Chess: Precision and the problemist

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The Independent Culture
JOHN NUNN is one of those curious animals, a grandmaster who is also a fine problemist. Usually, playing and problem composing do not go well together. The player's objective is solely to win. If he sees a mate in five he plays it rather than waste time looking for a mate in three. Nunn's playing style, however, has its roots in a brilliant ability for precise calculation. And precision, above all else, is what characterizes the problemist writes William Hartston.

The diagram position is an elegant miniature composed by Nunn and first published in 1984. It is White to play and mate in three. Nunn the player would probably take the knight with 1. Bxh7 and give his opponent a withering look for not resigning, but Nunn the problemist demands perfection.

The first point is that if White could pass, the problem would be solved. Any move of the black knight allows Qf6 mate, while 1 . . . Kf4 falls to 2. Qe3+ Kg4 3. Qg3 mate and 1 . . . d4 2. Qc5+ leads to mate after 2 . . . Kf4 3. Qf5 or 2 . . . Ke6 3. Bf5.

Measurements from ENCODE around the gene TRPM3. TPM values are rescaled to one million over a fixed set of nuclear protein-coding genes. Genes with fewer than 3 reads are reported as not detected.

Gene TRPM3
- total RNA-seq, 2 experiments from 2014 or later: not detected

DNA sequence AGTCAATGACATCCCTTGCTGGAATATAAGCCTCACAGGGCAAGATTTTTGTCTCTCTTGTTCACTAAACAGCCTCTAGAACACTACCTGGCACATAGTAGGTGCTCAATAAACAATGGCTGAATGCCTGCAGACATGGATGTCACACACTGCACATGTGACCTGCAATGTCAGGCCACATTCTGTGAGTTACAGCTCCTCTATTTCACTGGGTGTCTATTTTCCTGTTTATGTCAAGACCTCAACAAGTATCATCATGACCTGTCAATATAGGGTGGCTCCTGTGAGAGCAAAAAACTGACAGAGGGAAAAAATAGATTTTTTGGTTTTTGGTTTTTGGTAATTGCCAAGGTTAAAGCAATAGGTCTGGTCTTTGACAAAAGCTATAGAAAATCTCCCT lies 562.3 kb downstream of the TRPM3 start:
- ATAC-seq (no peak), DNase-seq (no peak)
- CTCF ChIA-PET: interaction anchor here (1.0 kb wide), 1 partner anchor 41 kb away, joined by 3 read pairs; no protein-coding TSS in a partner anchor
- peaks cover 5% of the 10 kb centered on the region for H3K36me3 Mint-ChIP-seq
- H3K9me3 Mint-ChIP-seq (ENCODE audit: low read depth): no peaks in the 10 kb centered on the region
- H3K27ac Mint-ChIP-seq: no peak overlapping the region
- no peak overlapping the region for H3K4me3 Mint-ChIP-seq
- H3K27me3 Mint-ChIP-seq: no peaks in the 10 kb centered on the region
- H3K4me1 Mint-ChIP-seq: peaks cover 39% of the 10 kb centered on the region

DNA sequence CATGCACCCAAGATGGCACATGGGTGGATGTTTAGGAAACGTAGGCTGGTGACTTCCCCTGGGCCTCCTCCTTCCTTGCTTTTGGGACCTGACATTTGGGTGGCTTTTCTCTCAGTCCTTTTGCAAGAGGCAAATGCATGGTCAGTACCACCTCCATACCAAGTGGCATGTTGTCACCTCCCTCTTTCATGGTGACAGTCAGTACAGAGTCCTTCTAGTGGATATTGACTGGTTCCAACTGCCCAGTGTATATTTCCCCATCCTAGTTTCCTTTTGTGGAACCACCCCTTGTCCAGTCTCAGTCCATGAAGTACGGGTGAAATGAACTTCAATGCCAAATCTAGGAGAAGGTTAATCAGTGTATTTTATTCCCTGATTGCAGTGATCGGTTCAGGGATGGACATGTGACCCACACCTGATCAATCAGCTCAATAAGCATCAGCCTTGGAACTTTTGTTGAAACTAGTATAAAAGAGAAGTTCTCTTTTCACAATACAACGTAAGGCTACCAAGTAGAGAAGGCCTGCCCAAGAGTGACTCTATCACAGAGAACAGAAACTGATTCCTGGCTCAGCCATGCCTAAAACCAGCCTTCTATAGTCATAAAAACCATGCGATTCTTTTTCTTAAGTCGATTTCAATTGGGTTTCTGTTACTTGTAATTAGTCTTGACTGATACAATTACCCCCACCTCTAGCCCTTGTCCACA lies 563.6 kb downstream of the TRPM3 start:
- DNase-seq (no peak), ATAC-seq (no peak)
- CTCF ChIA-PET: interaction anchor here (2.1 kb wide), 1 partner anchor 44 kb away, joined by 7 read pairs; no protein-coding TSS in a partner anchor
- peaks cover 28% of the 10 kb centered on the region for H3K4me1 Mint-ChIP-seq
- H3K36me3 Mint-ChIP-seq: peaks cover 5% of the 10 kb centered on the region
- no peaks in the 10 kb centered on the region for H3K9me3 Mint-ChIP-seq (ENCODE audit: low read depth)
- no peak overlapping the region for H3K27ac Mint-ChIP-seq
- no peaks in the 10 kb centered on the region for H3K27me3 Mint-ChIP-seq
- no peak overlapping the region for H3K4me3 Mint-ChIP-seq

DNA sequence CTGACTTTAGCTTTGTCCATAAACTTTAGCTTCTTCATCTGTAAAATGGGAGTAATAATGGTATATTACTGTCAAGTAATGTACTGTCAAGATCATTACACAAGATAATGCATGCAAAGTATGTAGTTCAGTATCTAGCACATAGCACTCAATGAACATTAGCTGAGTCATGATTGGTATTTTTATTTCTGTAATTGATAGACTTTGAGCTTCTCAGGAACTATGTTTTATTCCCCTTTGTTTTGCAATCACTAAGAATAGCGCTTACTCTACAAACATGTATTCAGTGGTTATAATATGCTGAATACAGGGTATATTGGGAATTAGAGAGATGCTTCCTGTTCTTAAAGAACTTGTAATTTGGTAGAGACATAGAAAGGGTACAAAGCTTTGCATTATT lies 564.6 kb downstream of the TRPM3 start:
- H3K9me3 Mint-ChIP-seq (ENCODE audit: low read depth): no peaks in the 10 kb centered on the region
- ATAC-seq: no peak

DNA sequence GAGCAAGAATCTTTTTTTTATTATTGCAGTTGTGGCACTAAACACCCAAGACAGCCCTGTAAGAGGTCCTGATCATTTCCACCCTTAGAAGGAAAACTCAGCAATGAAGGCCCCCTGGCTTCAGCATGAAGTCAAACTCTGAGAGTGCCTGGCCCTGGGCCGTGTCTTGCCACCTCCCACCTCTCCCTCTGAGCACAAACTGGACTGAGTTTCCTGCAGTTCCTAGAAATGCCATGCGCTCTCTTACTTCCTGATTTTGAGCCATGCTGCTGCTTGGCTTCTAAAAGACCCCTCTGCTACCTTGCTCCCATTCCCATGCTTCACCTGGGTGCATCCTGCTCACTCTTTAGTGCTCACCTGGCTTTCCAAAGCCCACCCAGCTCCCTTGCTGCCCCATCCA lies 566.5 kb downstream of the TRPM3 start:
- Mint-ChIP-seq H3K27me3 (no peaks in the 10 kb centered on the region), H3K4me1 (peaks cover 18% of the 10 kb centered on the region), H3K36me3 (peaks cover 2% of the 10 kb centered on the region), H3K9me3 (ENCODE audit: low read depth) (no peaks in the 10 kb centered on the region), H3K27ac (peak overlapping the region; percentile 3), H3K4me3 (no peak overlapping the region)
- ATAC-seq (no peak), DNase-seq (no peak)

So all White has to do is keep his queen in touch with f6, d4 and e3. Unfortunately, it can't be done. Also 1. Kxh7 loses the mate after 1 . . . d4 and 1 . . . Bxh7 loses control of h5 in the variation with 1 . . . Kf4. So what White has to do is lose some of his ready- made mates and find a move that substitutes others. The best clue is to ask where you want the queen to go after 1 . . . Kf4.

The solution is 1. Qc6] surprising because it gives the black king more freedom. Knight moves are still met by Qf6 mate, but 1 . . . Kf4 is now answered by the subtle 2. Qc3] with Qg3 mate to follow. Best of all, 1 . . . Kd4 now allows 2. Bxh7 when the king must return to e5 and be mated by Qf6 again.

The final feature of this composition is that if we begin with the position after White's key move, 1. Qc6, it is still a sound three-mover with 1. Qb6] the only solution.

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